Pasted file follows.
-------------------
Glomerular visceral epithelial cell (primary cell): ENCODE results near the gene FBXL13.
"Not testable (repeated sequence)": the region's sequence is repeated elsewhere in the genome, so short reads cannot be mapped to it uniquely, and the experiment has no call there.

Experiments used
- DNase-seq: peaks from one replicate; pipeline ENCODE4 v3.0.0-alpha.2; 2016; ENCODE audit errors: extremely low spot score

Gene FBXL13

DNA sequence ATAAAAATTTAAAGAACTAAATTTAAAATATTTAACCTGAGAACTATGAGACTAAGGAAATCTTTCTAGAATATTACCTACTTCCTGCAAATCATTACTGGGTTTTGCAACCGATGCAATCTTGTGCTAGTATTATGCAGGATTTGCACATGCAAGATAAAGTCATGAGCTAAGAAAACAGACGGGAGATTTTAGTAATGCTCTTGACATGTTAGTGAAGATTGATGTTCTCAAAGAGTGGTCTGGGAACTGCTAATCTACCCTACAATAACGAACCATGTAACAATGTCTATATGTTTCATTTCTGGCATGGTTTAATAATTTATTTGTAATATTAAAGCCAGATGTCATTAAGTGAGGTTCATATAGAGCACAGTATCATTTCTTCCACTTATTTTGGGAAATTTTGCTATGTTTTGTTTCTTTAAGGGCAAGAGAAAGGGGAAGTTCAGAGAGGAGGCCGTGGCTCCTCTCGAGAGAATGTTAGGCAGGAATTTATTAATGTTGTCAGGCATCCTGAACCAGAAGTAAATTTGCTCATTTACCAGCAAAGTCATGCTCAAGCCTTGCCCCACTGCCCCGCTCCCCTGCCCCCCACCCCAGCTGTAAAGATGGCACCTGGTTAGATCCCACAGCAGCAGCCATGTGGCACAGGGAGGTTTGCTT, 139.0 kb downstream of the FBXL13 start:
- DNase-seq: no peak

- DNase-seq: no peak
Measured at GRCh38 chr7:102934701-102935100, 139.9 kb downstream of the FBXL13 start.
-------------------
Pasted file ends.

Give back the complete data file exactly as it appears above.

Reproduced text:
Glomerular visceral epithelial cell (primary cell): ENCODE results near the gene FBXL13.
"Not testable (repeated sequence)": the region's sequence is repeated elsewhere in the genome, so short reads cannot be mapped to it uniquely, and the experiment has no call there.

Experiments used
- DNase-seq: peaks from one replicate; pipeline ENCODE4 v3.0.0-alpha.2; 2016; ENCODE audit errors: extremely low spot score

Gene FBXL13

DNA sequence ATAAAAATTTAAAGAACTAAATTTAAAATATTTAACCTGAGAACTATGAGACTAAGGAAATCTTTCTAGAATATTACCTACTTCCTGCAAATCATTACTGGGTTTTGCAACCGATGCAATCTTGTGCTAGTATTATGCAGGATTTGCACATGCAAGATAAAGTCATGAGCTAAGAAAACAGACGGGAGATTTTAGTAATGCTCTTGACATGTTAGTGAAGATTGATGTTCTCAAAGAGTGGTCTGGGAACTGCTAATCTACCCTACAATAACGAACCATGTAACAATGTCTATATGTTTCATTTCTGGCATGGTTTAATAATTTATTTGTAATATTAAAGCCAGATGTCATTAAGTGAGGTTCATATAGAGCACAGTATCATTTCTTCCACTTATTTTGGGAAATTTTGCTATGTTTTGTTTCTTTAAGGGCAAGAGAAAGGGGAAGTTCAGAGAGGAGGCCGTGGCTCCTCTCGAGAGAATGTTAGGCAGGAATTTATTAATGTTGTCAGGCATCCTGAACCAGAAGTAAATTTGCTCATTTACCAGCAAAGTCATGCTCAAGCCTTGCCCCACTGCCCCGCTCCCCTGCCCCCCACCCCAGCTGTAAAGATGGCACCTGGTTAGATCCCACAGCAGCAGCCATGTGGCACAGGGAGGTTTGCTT, 139.0 kb downstream of the FBXL13 start:
- DNase-seq: no peak

- DNase-seq: no peak
Measured at GRCh38 chr7:102934701-102935100, 139.9 kb downstream of the FBXL13 start.